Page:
Are you a special needs parent? Then you are not alone. And you most definitely deserve the support.
Did you know that special needs parents are more at risk for depression and anxiety than parents of “typically developing” youngsters? Also, 50% of all special needs parents experience marital discord resulting in divorce. Siblings of special needs children are also at an increased risk for depression and anxiety.
With all that bad news, where is the hope? The good news is this: With adequate social supports, resources, and self-care, parents of special needs children can experience a very fulfilling and meaningful life.
Stress can be managed and respite is available. It just takes motivation, social support, a compassionate psychotherapist, a stellar treatment team working with your child/family, and excellent self-care.
I, myself, have lived to tell the tale. One of my beautiful sons is challenged with dyslexia and sensory processing disorder. He is a child with what is called an “invisible disability.”
I would venture to say that this “disability” may really be a gift in disguise. My son looks and acts like any other typically developing boy, but neurologically, his brain circuitry/wiring does not fit into a square box.
And to be honest, even though that makes traditional education more challenging, I am glad he is “out of the box.” I am proud of my boy. He is of exceptional intelligence, creativity, compassion, and empathy.
I have no doubt my son will be successful and happy in whatever he endeavors to do in his life. And this is why: He has an education team that supports him in his learning style and honors his strengths. He has a family who loves him unconditionally, and he knows it.
My son has friends who “get” him and are just like him. They are golden, loyal friends. My son is learning his many wonderful strengths, focusing on his brilliance and skills that make him soar.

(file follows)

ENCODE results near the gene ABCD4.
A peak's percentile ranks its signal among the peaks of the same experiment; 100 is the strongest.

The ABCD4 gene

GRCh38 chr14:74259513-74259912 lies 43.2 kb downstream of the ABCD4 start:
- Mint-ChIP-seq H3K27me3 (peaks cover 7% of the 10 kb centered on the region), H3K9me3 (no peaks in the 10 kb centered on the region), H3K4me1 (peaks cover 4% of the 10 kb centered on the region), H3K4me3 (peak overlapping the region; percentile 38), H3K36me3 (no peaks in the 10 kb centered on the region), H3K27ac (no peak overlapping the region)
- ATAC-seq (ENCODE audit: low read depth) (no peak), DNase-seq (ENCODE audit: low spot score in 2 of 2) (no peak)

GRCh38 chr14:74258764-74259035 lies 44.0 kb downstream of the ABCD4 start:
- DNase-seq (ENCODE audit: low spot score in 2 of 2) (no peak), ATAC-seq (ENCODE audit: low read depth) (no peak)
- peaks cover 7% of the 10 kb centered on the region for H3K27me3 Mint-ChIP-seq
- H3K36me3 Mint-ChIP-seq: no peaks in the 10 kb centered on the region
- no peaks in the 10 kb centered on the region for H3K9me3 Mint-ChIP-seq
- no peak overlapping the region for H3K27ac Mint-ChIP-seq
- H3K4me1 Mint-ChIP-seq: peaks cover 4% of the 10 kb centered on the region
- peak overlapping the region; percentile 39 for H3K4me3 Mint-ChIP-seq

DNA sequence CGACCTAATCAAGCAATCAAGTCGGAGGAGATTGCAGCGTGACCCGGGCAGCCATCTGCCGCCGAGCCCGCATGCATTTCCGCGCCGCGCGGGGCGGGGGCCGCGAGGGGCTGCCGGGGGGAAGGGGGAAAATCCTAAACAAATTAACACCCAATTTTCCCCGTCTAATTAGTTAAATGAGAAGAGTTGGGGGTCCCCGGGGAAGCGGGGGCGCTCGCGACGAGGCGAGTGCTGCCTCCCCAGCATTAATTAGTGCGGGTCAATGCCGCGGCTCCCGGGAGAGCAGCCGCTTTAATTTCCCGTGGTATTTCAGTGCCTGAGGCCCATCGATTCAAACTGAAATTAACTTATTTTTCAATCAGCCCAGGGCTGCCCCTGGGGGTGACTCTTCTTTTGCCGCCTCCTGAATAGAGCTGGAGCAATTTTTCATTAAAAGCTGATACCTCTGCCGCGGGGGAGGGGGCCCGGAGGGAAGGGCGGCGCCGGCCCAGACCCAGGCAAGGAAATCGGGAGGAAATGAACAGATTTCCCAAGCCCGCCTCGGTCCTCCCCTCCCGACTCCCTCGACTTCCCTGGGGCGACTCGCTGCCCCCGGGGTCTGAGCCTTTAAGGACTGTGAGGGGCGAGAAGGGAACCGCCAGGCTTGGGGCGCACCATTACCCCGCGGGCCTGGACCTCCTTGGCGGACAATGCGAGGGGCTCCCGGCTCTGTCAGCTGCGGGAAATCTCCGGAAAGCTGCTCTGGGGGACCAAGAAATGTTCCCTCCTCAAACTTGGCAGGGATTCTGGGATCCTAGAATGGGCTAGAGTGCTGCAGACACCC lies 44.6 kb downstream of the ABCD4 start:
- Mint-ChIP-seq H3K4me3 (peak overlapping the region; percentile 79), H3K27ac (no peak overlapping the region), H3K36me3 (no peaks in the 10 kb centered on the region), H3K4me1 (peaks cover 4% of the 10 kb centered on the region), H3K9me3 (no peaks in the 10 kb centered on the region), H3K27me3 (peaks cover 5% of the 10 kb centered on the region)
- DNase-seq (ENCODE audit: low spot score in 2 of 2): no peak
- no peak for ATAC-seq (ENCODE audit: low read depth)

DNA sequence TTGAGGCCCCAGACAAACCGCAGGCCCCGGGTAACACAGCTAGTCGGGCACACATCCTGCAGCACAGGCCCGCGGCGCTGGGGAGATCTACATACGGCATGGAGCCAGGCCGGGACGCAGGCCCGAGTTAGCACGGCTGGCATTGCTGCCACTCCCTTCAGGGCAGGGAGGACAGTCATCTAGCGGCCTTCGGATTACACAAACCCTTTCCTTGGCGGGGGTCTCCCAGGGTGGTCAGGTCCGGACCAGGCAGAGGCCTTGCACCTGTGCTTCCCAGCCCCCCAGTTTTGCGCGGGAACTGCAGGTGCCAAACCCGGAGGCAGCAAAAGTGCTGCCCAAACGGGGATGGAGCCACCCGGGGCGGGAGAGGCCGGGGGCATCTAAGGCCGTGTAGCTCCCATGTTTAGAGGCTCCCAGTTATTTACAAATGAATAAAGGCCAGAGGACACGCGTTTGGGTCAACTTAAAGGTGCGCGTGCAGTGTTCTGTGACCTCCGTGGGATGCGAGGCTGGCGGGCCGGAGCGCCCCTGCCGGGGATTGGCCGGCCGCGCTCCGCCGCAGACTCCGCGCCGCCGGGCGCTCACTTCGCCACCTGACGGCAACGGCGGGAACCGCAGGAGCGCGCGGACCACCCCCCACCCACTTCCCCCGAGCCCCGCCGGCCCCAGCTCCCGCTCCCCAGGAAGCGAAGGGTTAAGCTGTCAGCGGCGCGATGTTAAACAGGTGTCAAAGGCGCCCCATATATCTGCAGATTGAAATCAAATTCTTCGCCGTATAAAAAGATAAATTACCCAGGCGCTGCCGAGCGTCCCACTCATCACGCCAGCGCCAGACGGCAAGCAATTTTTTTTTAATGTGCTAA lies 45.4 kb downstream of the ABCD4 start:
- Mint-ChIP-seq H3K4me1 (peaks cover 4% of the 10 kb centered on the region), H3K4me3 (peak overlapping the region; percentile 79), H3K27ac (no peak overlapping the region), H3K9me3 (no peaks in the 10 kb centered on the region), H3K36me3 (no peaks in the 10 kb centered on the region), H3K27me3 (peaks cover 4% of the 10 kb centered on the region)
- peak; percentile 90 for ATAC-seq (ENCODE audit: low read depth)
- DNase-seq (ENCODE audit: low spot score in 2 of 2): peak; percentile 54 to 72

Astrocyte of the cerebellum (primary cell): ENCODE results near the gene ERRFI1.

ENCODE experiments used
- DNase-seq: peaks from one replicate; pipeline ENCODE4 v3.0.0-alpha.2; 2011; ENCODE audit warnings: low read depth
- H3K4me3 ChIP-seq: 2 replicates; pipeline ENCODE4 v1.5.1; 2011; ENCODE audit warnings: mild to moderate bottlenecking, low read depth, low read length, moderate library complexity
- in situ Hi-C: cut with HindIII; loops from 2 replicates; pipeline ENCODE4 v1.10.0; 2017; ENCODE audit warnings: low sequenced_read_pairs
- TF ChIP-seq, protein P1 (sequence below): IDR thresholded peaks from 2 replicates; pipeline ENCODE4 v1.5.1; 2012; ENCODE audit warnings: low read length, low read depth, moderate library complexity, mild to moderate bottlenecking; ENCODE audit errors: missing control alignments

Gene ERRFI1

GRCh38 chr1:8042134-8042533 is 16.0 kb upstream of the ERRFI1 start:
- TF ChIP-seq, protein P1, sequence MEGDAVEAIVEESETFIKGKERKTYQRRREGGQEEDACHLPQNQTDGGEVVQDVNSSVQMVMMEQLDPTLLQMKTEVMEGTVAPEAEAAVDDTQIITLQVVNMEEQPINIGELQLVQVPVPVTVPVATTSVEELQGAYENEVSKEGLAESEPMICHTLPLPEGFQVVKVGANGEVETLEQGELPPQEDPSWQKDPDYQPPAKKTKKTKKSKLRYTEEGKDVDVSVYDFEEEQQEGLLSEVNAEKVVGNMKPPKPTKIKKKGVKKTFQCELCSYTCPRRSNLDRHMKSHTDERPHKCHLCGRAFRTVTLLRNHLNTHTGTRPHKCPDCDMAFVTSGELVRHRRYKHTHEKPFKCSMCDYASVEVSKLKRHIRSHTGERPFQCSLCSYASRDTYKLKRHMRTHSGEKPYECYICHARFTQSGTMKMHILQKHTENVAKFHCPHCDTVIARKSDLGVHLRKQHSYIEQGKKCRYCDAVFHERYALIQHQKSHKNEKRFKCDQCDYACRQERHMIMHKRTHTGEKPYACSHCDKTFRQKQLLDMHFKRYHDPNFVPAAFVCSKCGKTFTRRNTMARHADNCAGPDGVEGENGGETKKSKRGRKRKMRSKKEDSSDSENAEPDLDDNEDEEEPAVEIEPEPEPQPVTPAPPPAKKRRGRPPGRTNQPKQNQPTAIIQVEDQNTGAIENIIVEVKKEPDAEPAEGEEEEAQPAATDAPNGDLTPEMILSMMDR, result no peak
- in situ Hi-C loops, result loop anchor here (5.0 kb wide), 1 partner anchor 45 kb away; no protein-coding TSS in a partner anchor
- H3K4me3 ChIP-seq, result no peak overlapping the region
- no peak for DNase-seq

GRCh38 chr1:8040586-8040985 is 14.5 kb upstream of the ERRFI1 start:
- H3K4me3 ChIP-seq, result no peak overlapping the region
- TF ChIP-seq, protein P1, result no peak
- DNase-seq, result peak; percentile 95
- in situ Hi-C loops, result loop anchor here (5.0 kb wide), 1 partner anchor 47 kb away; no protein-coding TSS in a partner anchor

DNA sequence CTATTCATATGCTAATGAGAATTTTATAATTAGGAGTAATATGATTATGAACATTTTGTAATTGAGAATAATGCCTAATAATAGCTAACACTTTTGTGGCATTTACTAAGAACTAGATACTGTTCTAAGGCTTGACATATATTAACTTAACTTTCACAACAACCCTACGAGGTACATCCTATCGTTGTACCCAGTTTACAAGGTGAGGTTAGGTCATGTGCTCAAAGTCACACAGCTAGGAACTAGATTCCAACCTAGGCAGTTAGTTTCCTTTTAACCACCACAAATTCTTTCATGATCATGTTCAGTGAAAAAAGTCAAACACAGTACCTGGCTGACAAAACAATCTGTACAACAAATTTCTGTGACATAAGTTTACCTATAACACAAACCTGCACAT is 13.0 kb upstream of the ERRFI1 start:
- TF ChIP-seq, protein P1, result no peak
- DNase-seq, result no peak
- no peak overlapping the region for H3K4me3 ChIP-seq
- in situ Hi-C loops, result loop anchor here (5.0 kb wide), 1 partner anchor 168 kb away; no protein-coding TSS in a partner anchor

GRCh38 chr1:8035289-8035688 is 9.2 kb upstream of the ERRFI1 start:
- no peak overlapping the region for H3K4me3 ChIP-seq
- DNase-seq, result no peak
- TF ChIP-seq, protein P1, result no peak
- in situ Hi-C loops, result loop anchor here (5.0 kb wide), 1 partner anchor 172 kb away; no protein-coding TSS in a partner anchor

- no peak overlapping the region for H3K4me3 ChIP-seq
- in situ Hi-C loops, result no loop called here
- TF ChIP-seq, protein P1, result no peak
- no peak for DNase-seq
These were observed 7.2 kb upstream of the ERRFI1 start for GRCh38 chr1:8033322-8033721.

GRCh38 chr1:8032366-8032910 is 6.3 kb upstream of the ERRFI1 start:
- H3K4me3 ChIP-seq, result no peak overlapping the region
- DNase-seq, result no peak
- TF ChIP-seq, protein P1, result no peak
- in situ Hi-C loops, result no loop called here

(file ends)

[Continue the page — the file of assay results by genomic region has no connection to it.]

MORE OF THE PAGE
The path to success is different for each child. Remember, not all successful people have taken a traditional path (um… Albert Einstein, Bill Gates, Leonardo Da Vinci, Abraham Lincoln…to name a few “out of the box” folks…)
What have I done to help myself as a special needs parent to stay out of depression and anxiety? I have practiced, although at times imperfectly, what I preach. A few pointers:
1) Get psychotherapy with a skilled, compassionate therapist who understands your unique challenges and the stress you are facing in this judgmental world.
2) Make communication with your significant other absolutely number one. Be a team and meet often to discuss not only educational planning for your child but also dreaming/envisioning/wondering for the future. Hope is an essential tool for resilience and joy.
3) Work closely with your child’s educational team to manifest your child’s highest potential and to help him/her to soar to their highest self-esteem.
4) Rely on your family/friends for social support. Problem-solve with your trusted circle of support to embrace you in both your darkest and most triumphant moments.
5) Connect with your spirituality or faith.